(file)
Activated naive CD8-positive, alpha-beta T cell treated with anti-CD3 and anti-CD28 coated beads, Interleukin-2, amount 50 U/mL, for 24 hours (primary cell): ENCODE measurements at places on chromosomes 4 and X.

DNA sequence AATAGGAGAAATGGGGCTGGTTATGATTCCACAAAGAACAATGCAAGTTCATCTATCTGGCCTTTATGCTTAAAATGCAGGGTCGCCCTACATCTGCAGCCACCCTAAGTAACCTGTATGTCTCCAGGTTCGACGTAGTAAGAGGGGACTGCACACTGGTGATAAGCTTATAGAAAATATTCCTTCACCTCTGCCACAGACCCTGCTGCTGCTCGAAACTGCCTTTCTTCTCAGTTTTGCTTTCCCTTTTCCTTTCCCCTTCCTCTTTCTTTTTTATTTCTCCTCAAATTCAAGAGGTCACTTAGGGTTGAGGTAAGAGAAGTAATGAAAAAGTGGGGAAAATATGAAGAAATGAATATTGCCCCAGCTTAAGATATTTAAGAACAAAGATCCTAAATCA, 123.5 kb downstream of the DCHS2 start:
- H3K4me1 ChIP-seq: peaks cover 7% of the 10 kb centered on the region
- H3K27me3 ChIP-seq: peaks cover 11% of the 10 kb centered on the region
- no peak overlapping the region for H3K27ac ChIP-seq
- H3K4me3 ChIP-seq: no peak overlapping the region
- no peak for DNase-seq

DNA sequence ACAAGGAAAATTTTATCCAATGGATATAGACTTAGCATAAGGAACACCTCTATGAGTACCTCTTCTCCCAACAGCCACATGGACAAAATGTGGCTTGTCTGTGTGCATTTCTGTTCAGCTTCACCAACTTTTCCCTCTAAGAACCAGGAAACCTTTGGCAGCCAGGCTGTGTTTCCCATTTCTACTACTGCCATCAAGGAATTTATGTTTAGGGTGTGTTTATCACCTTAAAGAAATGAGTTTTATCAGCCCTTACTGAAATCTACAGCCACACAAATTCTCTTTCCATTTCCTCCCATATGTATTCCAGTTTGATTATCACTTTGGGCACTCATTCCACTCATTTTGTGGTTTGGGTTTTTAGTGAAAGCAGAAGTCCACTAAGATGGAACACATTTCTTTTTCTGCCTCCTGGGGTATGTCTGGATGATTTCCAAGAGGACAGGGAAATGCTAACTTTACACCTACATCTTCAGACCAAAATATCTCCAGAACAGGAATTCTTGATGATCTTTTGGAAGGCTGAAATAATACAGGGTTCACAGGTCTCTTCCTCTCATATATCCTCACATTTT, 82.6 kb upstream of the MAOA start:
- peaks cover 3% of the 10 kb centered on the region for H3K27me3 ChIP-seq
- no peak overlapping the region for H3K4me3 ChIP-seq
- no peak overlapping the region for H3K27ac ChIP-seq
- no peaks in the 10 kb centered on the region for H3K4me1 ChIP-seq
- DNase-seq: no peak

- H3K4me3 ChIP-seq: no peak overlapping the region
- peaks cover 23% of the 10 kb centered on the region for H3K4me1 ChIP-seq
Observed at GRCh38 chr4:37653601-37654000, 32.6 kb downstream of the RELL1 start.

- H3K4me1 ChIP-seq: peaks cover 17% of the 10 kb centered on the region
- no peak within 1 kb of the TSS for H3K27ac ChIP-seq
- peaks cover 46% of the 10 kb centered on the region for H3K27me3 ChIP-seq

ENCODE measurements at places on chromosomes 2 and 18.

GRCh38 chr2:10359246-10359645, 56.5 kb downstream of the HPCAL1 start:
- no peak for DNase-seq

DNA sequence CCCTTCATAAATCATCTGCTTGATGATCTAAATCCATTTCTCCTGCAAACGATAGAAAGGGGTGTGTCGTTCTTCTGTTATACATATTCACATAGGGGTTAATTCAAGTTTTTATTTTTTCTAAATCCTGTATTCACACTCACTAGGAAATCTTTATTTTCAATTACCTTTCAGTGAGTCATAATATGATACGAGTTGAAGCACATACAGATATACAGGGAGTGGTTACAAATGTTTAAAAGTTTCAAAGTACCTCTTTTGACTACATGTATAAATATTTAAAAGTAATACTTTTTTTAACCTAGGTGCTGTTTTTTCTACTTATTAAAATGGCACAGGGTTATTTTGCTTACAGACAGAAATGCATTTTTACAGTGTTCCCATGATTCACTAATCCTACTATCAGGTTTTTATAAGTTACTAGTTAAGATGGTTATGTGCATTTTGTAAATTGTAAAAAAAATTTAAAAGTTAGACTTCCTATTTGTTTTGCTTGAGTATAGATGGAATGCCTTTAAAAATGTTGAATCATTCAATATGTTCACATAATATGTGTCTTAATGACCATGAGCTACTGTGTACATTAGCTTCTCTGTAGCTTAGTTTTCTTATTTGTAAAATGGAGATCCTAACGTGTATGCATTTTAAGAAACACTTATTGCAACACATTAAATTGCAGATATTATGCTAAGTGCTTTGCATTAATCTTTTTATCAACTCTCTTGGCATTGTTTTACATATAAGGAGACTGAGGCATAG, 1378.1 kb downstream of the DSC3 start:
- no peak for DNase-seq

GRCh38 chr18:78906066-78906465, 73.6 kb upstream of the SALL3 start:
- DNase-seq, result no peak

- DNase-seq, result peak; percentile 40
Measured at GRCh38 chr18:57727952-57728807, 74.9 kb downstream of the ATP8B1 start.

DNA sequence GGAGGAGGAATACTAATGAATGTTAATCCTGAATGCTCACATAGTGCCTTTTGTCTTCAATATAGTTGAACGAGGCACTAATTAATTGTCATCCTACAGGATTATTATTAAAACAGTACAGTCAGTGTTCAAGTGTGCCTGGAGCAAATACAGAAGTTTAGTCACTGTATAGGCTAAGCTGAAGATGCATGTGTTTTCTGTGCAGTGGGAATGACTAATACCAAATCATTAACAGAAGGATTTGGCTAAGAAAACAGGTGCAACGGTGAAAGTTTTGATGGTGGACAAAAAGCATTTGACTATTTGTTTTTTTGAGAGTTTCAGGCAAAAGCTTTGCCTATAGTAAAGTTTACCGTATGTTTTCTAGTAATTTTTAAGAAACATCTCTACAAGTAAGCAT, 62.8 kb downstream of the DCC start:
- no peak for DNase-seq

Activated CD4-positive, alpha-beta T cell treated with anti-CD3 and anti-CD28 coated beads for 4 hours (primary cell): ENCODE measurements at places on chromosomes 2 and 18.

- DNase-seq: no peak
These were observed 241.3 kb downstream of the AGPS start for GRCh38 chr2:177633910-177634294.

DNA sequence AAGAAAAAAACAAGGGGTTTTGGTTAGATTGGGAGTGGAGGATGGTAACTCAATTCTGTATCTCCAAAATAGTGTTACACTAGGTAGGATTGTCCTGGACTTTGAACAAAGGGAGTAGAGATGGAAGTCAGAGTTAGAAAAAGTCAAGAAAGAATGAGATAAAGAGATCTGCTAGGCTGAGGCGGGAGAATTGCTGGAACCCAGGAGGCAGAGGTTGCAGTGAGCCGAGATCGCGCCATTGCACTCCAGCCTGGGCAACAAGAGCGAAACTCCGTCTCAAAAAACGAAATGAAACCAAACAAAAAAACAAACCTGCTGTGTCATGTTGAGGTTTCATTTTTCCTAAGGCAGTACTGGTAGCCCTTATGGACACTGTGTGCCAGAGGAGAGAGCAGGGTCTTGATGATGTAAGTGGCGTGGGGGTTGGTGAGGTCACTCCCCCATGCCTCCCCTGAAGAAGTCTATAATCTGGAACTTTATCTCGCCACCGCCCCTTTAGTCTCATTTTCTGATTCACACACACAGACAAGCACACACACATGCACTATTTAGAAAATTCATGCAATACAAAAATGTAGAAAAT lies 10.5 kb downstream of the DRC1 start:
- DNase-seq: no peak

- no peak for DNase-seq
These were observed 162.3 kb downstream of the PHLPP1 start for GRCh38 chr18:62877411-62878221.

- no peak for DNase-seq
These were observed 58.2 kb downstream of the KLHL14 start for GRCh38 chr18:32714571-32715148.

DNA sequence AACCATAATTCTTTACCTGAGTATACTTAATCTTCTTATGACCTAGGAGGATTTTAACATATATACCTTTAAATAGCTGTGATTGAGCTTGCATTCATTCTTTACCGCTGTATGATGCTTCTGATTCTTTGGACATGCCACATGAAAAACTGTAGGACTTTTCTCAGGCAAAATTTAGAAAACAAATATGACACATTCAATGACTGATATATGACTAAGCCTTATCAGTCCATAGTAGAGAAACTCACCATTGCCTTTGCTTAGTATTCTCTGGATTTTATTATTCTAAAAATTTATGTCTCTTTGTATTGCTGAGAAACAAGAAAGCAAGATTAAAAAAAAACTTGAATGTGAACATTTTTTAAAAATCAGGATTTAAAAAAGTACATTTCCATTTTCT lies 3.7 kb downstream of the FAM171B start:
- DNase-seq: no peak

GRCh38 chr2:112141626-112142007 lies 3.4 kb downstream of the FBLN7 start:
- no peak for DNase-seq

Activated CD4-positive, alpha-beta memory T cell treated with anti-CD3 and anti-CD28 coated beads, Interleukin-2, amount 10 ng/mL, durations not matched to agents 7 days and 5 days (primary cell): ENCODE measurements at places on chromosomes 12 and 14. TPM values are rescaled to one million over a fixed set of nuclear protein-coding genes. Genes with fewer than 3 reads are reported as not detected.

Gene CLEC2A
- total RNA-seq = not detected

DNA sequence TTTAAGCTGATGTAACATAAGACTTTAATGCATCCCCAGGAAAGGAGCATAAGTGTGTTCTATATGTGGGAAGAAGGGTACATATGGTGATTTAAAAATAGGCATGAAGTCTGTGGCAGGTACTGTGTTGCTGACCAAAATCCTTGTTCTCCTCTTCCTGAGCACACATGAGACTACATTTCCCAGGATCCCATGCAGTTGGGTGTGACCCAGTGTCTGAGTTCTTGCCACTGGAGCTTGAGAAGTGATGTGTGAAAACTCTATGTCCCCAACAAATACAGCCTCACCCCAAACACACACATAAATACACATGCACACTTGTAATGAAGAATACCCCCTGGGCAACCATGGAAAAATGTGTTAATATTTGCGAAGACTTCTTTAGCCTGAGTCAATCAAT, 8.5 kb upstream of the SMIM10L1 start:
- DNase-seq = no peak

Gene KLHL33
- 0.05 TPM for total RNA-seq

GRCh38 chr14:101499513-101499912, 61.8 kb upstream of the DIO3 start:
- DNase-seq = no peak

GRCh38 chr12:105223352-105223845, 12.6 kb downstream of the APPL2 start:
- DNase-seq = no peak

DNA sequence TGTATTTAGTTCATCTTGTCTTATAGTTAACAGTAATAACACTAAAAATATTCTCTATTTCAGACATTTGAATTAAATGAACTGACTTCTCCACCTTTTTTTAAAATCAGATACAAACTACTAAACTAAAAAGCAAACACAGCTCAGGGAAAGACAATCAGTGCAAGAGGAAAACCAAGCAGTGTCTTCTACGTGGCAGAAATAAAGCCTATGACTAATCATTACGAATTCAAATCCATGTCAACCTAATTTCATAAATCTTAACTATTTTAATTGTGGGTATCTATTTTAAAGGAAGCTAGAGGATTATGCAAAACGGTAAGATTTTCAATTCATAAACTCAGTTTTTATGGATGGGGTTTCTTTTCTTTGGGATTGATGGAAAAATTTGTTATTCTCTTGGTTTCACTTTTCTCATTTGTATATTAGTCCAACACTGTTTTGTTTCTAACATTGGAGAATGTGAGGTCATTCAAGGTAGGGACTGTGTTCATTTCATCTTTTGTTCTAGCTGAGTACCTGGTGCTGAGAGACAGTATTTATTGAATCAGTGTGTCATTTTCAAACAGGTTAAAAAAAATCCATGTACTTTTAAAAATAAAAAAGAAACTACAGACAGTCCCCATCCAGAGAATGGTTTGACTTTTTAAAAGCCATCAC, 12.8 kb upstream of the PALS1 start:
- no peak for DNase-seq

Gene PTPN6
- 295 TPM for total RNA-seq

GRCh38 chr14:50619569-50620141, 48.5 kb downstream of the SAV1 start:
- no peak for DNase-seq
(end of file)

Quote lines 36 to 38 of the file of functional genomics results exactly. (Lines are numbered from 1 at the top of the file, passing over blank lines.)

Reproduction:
- no peak for DNase-seq
These were observed 162.3 kb downstream of the PHLPP1 start for GRCh38 chr18:62877411-62878221.

- no peak for DNase-seq